Wednesday, September 15, 2021

France 2021, Day 6, Nimes (part two)

The afternoon’s trip to Pont du Gard ended well but was nearly a disaster. We found the bus stop described by the tourism official quite easily and bought our train tickets to Avignon for the following day while we were waiting. The bus itself was very hot and full of noisy children but it was only half an hour’s ride. However, when the bus driver said, “Pont du Gard!” and dropped us off, we found ourselves in a town called Remoulins and a trickle of a river that wouldn’t have impressed many Romans (ancient or modern), although there were some families picnicking and wading on this hot Saturday.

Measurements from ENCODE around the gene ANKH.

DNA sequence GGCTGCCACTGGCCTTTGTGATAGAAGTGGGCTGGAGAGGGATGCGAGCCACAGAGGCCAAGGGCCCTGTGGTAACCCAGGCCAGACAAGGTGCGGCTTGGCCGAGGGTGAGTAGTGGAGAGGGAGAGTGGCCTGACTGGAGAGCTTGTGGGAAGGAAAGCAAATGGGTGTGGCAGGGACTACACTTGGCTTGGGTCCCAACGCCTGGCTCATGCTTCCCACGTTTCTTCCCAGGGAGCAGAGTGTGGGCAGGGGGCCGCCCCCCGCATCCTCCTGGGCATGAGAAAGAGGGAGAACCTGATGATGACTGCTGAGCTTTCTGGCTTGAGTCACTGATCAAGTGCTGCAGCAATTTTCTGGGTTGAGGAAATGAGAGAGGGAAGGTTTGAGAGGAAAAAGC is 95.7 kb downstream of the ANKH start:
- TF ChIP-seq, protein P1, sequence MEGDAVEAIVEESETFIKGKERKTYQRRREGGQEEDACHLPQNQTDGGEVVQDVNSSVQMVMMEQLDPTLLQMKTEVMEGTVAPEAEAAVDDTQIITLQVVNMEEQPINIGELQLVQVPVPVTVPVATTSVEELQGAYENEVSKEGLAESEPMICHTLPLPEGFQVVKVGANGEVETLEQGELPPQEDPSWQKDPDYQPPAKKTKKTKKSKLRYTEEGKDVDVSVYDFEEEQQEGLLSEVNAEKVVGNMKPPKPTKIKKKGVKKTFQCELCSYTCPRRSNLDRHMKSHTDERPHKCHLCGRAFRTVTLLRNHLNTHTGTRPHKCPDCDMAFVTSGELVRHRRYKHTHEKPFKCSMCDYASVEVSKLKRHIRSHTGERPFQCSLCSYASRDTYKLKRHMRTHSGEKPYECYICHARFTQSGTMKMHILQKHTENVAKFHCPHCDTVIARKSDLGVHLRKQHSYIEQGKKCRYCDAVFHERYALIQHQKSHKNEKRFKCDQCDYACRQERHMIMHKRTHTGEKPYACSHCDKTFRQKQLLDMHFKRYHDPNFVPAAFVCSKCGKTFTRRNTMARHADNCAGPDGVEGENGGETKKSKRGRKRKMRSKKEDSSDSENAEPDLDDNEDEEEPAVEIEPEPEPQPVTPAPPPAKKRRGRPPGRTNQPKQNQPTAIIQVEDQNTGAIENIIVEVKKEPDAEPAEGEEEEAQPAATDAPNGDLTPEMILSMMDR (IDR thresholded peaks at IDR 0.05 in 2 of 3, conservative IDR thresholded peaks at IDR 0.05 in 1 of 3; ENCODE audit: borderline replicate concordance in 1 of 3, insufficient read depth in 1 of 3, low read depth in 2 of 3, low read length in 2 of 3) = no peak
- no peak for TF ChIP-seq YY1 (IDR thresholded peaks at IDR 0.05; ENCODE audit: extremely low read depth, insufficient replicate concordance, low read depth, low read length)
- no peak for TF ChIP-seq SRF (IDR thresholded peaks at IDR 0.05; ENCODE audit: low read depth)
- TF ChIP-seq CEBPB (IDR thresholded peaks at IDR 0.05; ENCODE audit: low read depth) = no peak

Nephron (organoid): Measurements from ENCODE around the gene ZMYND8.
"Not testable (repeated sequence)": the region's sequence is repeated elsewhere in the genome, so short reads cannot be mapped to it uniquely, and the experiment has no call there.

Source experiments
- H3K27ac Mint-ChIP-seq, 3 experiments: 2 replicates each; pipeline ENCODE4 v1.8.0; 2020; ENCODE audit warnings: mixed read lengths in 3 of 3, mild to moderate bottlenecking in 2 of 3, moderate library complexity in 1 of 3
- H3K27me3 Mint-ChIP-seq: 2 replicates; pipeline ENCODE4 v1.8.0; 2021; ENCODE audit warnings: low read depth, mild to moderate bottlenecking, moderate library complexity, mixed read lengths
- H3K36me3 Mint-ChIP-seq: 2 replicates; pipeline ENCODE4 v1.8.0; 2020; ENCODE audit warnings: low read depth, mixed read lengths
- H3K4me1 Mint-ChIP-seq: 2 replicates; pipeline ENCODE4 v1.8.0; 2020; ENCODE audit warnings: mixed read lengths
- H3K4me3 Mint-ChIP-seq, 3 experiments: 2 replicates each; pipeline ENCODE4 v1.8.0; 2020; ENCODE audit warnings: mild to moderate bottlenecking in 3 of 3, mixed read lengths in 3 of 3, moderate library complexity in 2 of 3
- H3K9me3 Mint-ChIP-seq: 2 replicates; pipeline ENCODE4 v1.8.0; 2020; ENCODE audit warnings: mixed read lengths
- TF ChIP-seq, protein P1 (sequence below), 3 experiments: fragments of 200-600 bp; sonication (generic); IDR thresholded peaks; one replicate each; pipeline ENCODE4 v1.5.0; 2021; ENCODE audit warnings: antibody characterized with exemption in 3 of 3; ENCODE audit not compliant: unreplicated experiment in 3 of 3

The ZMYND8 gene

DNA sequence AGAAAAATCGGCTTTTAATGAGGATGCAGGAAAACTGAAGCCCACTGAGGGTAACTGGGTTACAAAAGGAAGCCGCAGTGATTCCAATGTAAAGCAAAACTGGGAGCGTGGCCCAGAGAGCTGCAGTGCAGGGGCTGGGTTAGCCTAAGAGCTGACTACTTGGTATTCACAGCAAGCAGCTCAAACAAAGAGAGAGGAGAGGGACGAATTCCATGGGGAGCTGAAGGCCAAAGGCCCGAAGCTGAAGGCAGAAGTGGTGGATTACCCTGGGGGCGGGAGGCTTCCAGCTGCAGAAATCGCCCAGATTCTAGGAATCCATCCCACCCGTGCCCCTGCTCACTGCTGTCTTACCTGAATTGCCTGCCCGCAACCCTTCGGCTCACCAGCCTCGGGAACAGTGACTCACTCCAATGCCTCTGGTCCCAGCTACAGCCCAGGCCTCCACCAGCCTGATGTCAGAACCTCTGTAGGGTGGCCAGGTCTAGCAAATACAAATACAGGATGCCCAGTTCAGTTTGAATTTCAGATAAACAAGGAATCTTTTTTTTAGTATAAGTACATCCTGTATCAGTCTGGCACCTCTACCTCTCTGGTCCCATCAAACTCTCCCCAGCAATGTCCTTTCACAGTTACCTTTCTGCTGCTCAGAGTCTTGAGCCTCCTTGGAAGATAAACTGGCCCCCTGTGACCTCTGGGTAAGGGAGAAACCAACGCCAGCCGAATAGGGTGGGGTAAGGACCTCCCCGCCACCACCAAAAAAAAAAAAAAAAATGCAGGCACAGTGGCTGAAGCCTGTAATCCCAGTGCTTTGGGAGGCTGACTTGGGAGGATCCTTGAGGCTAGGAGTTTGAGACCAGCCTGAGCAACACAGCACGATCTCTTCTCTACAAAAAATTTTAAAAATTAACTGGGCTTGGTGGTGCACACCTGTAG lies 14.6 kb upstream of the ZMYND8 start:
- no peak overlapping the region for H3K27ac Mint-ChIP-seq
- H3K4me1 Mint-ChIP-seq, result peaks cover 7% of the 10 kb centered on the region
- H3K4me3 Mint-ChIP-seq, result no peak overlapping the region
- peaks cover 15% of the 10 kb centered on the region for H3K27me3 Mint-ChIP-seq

My mother is curious about this tree
we keep seeing
We climbed down crumbling stairs (I knew my brother would be upset to see my mother on these stairs so didn’t let her follow me all the way down to the water) and I asked a guy fishing where the Pont du Gard was. He asked in French if I had a car and I shook my head. He said in a car it would be five minutes but when I asked if it was possible to walk, he said reluctantly that it was possible, and pointed the way to the opposite river bank. I thanked him and reported back. It was really hot but I remembered the tee shirt I had seen in Paris that said something like, “There are no bad decisions, only great adventures!” so we climbed back up to street level, crossed to the other side of the body of water and started down a dusty road.
Pont du Gard